X-ray findings showed that 49 (47.4%) patients and 14 (13.9%) patients had x-ray findings of vertebral body wedge collapse and narrowing of disc space respectively. Others had x-ray finding of para spinal shadow (3 patients [2.9%]), multiple lung opacities (1 patient [1%]), retrolisthesis (1 patient [1%]), widened joint space (1 patient [1%]), joint destruction with genu valgus deformity (1 patient [1%]) and the rest (28 patients [32.8%]) unremarkable X-ray finding.

The total and differential white blood cell count showed that 84 patients (86.6%) had relative lymphocytosis with lymphocyte count of between 32-84% of total white cell count. Following completion of anti TB drugs the lymphocyte count reduced in 78 patients (80.4%). About 80 patients (82.5%) had elevated ESR of above 20 mm1st hr at diagnosis and following successful completion of the anti TB drugs 81 patients (83.5%) had their ESR below 20 mm 1st hr as shown in Tables 3 and 4 respectively below.

ESR (mm 1st hr) Freq %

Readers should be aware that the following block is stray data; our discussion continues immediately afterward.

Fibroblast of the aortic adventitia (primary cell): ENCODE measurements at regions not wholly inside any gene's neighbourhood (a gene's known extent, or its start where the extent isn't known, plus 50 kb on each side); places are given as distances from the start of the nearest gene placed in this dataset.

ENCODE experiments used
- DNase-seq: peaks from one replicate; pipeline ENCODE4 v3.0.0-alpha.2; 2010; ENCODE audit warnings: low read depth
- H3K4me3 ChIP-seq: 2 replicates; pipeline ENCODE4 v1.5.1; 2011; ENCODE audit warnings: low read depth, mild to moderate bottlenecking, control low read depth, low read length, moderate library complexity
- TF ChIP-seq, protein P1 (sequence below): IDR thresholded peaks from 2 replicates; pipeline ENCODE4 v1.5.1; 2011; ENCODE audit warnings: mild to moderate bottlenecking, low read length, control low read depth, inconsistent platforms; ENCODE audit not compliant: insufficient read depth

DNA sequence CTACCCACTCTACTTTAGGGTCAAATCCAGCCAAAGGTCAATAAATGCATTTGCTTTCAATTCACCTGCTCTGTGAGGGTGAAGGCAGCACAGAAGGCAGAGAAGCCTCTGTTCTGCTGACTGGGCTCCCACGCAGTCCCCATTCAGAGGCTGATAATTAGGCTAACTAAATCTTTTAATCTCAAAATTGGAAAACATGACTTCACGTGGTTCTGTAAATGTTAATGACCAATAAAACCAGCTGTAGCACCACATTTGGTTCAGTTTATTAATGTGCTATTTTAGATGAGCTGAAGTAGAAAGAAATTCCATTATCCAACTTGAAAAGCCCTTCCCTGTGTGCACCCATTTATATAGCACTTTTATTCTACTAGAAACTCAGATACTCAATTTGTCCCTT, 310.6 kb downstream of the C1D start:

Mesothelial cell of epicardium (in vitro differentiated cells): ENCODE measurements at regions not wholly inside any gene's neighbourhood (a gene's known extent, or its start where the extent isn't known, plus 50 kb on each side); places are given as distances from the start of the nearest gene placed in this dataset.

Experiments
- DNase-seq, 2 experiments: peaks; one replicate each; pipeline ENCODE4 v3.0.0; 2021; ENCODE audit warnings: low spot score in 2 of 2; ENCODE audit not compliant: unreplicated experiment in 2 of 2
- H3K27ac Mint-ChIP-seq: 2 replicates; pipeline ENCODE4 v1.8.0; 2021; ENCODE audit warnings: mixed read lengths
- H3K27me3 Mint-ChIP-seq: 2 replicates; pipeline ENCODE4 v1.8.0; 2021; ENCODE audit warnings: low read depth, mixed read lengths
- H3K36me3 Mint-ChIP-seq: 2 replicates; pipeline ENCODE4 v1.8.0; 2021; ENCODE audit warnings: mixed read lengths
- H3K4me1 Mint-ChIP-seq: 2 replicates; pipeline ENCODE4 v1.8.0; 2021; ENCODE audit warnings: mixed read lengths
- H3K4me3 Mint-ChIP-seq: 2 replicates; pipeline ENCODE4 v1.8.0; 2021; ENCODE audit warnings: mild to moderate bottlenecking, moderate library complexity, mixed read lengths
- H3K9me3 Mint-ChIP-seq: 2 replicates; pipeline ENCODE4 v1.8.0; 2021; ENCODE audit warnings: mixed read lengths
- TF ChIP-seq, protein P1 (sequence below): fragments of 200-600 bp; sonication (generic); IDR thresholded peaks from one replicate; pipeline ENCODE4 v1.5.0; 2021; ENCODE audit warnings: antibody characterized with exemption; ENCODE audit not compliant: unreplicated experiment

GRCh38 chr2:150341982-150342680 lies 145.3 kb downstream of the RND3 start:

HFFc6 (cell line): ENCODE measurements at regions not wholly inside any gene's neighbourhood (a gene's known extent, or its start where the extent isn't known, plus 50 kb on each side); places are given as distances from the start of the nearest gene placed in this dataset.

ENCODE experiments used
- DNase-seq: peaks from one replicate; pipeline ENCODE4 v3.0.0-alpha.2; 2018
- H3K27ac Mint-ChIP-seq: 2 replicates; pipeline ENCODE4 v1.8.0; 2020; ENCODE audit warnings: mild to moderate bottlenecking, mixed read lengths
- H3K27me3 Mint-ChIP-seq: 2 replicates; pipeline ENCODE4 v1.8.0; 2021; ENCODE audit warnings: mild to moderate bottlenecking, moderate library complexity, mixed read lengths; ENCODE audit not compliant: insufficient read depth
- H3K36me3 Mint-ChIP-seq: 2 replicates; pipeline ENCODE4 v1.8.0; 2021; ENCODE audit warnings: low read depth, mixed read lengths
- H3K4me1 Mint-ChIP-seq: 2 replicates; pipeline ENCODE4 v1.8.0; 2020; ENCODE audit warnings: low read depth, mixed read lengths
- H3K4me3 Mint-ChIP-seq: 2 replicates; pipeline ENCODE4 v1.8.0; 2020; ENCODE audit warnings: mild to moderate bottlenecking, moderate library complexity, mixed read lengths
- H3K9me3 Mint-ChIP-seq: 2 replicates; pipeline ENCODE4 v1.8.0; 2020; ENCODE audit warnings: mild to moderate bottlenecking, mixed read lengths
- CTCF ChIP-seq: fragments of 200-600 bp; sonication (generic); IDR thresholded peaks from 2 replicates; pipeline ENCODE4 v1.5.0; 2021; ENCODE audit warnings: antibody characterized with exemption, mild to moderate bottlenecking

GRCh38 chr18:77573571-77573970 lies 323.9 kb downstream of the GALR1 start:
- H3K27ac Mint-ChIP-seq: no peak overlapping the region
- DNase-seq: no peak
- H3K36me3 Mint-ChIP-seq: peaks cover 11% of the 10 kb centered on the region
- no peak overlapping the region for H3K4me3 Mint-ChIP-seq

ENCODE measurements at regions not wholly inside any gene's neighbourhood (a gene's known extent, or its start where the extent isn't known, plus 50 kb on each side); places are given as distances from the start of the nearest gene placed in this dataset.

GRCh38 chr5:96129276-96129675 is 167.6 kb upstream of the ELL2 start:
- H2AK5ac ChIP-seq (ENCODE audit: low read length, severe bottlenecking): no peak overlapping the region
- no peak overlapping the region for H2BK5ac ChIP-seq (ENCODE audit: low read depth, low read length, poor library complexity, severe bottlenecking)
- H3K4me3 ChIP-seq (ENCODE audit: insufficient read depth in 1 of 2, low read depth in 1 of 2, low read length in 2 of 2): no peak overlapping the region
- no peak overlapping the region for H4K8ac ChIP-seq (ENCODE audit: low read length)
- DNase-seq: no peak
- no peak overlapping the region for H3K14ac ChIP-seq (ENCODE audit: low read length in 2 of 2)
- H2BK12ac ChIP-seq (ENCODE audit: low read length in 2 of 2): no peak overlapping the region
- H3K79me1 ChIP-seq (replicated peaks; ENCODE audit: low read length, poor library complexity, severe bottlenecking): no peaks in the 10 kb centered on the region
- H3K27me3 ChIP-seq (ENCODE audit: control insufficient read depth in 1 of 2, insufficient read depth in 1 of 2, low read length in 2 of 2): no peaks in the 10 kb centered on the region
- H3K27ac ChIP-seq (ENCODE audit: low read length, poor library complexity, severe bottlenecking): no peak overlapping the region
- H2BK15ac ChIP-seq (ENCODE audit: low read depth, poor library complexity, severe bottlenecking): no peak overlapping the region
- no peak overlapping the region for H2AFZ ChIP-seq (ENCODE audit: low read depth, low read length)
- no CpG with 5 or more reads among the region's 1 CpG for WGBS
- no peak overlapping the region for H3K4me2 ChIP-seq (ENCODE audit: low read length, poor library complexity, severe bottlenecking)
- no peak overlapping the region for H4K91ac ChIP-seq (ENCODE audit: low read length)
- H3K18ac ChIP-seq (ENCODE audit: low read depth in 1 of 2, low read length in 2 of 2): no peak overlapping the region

<20 17 17.5
21-40 12 12.4
>40 68 70.1

Table 3: ESR at diagnosis.

ESR (mm 1st hr) Freq %
<20 81 83.5
21-40 12 12.4
>40 4 4.1

Table 4: ESR at successful completion of anti TB drugs.

The antigen test showed that 80 patients (82.5%) had positive Mantoux test while 17 patients (17.5%) had negative test as represented below in Figure 2 with a bar chart.


Figure 2: Mantoux test result.

All the patients that had positive histology report showed central caseation necrosis and peripheral multinucleated giant cells/ lymphocytes.

Anti-TB drugs were given for 8 months in 92 patients (95% of cases) while 5 patients (5% of cases) received it for 12 months. Also, 90 patients (92.8%) had anti TB drugs alone, 1 patient (1%) had additional antibiotics, 2 patients (2.1%) had additional NSAIDS and 4 patients (4.1%) had additional hyperextension jacket. Following treatment, 33 patients (34%) had complete resolution of symptoms, 48 patients (49.5%) had significant improvement of their symptoms, 15 (15.5%) patients had no response to the treatment given and 1 patient (1%) died as shown in Table 5 below. Up to 90 patients were followed up to 2 years, while none of the patient tested positive to HIV antibodies.

Outcome Freq %
Complete resolution of symptoms 33 34
Improvement of symptoms 48 49.5
Persistence of symptoms 15 15.5
Died 1 1.0

Table 5: Outcome of treatment.